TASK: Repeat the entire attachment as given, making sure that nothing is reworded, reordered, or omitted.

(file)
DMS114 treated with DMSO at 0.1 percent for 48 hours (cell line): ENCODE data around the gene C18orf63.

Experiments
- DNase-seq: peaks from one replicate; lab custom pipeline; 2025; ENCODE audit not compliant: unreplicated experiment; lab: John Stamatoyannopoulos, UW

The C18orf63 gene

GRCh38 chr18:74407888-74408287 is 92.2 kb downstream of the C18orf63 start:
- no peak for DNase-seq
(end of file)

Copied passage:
DMS114 treated with DMSO at 0.1 percent for 48 hours (cell line): ENCODE data around the gene C18orf63.

Experiments
- DNase-seq: peaks from one replicate; lab custom pipeline; 2025; ENCODE audit not compliant: unreplicated experiment; lab: John Stamatoyannopoulos, UW

The C18orf63 gene

GRCh38 chr18:74407888-74408287 is 92.2 kb downstream of the C18orf63 start:
- no peak for DNase-seq